Leaving a lasting impact

Head Coach of Cross Country and Track & Field Brad Hackett will officially retire at the end of this year.

Track coach Brad Hackett announces at an invitational in 2018. Photo courtesy of Muhlenberg Athletics.

About 30 minutes into an interview with Muhlenberg’s Cross Country and Track & Field Head Coach Brad Hackett, he received a phone call and respectfully asked if he could take it. I patiently waited as he facilitated his conversation, deliberately trying not to listen, but within the confines of his office, it was impossible not to. One of Hackett’s student-athletes had called him needing some help, and without hesitation, he absorbed the dilemma, swiveled over to his computer, sent the student-athlete what they needed and assured them that things would work out, meaning they would be able to compete later that day. The entire interaction, handled with composure and emotional intelligence, summarizes who Hackett is as a coach, a leader and most notably, a person. 

An empathetic and compassionate individual, Hackett first became head coach of Muhlenberg track & field in 1999, when he was made aware of the opening while an assistant coach at Syracuse University. Sure, it was the sport he loved, but a few figures coaxed him into applying and eventually accepting the position, including former Muhlenberg President Arthur Taylor along with his brother. Hackett cites Taylor’s tenacity and pure-winner mentality as enough influence to sway him to at least consider the position, yet it was the feeling on campus that set Hackett’s mind in stone.

“I think [when] most people come here, there’s something about it,” said Hackett. “The day I came here from my job interview, I couldn’t put my finger on what it was. Nor can I explain it fully to recruits. And I think that’s, you know, when you’re either a student or an employee, when you get here and you find that out, it’s like okay, this is where I want to be.”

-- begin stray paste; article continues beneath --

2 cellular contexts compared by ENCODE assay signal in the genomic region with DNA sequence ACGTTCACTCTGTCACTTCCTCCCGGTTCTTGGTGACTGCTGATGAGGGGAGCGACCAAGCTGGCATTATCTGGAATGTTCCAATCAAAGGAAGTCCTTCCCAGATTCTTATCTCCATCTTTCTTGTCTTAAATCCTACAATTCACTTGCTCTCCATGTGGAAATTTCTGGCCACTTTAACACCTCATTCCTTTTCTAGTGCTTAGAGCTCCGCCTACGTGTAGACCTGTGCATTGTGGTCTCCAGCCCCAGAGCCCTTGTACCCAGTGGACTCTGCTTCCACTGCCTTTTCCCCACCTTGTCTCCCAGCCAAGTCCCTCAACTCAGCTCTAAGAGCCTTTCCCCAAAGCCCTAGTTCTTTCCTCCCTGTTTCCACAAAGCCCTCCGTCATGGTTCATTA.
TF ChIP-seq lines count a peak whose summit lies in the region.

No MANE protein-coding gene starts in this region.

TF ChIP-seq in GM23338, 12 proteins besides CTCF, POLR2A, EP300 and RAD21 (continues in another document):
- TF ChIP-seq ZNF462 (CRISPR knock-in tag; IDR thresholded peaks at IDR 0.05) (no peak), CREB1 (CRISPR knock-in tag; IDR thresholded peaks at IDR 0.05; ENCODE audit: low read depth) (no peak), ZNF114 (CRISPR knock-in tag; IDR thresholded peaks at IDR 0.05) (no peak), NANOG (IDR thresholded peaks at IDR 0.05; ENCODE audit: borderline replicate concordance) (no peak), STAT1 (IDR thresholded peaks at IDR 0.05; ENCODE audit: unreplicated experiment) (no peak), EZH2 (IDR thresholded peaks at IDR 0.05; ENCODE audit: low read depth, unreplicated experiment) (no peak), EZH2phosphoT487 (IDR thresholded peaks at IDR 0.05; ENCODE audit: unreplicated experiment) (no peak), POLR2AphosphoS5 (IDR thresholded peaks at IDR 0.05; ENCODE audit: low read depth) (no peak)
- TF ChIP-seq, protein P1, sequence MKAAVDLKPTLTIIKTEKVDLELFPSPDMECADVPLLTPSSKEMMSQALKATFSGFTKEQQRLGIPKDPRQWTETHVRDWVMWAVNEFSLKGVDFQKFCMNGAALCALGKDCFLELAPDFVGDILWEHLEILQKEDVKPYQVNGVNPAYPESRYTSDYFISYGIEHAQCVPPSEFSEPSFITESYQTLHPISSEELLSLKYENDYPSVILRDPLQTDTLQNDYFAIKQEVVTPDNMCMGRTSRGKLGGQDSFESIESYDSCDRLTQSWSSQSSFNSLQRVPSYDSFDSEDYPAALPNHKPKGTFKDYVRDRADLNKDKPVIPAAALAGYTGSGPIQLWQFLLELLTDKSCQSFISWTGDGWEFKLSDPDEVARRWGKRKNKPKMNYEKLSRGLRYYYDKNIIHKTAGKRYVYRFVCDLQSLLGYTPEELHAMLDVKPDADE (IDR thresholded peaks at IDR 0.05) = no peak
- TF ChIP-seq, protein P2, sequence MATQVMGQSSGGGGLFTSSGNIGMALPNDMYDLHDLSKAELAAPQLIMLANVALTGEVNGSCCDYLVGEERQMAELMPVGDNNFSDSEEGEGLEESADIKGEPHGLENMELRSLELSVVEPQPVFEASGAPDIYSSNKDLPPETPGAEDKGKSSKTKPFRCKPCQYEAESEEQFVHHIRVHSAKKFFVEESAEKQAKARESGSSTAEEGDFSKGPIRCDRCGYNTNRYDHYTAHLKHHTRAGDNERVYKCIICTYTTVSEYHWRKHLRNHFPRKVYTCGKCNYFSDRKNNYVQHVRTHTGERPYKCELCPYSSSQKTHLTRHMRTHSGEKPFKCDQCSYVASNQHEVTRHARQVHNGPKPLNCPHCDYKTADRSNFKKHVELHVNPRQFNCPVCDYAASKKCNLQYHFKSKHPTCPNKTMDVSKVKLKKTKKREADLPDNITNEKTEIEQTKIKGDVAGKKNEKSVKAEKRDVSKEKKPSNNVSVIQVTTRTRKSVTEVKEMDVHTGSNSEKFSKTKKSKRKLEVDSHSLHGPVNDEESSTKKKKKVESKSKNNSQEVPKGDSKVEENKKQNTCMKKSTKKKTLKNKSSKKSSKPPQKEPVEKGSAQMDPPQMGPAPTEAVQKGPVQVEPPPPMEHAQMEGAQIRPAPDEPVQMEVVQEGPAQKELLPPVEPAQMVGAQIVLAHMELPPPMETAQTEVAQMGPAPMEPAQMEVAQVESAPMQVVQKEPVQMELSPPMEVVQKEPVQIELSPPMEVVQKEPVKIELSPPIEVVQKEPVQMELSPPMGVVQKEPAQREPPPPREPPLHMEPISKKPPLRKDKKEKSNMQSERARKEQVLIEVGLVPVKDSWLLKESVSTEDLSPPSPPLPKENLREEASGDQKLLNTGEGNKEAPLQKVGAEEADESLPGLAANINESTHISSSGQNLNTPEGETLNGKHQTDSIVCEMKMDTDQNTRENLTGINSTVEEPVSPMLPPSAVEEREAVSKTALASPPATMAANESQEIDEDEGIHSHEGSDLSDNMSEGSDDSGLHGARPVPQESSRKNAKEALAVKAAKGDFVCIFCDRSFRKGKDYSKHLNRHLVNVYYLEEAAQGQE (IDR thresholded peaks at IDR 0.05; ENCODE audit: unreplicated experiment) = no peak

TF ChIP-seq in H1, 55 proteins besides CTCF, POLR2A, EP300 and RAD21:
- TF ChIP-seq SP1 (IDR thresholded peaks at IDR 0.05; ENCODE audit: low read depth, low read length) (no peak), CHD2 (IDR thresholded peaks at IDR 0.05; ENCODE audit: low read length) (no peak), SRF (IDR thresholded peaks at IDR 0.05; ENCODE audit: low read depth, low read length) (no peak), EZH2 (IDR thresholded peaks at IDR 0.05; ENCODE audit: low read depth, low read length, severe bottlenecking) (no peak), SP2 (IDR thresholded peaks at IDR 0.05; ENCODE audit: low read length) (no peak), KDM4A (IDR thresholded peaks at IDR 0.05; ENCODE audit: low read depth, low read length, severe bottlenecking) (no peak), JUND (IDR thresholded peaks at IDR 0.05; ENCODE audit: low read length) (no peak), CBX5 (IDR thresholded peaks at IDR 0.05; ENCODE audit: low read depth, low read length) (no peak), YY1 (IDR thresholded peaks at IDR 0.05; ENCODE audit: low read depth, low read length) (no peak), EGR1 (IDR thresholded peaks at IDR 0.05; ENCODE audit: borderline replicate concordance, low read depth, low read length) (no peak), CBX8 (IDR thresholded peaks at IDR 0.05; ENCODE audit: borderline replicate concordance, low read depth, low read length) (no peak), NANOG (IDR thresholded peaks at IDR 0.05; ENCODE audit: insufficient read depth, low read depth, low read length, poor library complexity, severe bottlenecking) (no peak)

Once Hackett did officially arrive, the program took a dramatic turn in the right direction. The teams went from finishing bottom of the barrel in the Centennial Conference (CC) to finishing no lower than fourth during Hackett’s first year. From then on, Muhlenberg track & field has seen NCAA qualifiers 21 of the last 23 years, numerous CC gold medalists and a women’s outdoor track and field CC championship team. To craft winners is one thing, but to change a program’s trajectory is a feat that many cannot achieve. Hackett, however, found a formula that worked and synthesized himself, as a coach, to get the most out of every student-athlete who came through the program. 

“Whether it was somebody that was an All-American, or somebody that never even qualified for the conference championship because everybody brings something to the table,” commented Hackett. “The year that we won the conference meeting, outdoor track on the women’s side. There were six or seven sophomores who scored a lot of the points. All those kids were hosted [on their prospective visit] by the same person. Lauren was her name. Lauren never qualified for the conference championship. But Lauren is as significant of a part of this program as there ever has been.”

That story about Lauren epitomizes how Hackett has molded his perspective while at Muhlenberg. He emits an empathetic and humane energy, with a keen ability to recognize student-athletes as people first. Although Hackett has seen countless supremely talented runners, throwers and jumpers achieve great things, something he is even more proud of lies below the surface.

“What I’ll remember is that we’ve had over 50 kids on the team go to medical school since I’ve been here,” said Hackett. “We’ve had nine that have gone to dental school and I think we’ve had seven that have gone to a veterinarian school. And it’s the people… I think that’s what my brother meant all those years ago. When I was at Syracuse for ten years, I thought ‘This is it.’ I’ve made it, you know, But from a personal standpoint, it wasn’t satisfying. And I think that’s what I discovered when I came here. There’s more to this than the athletic component.”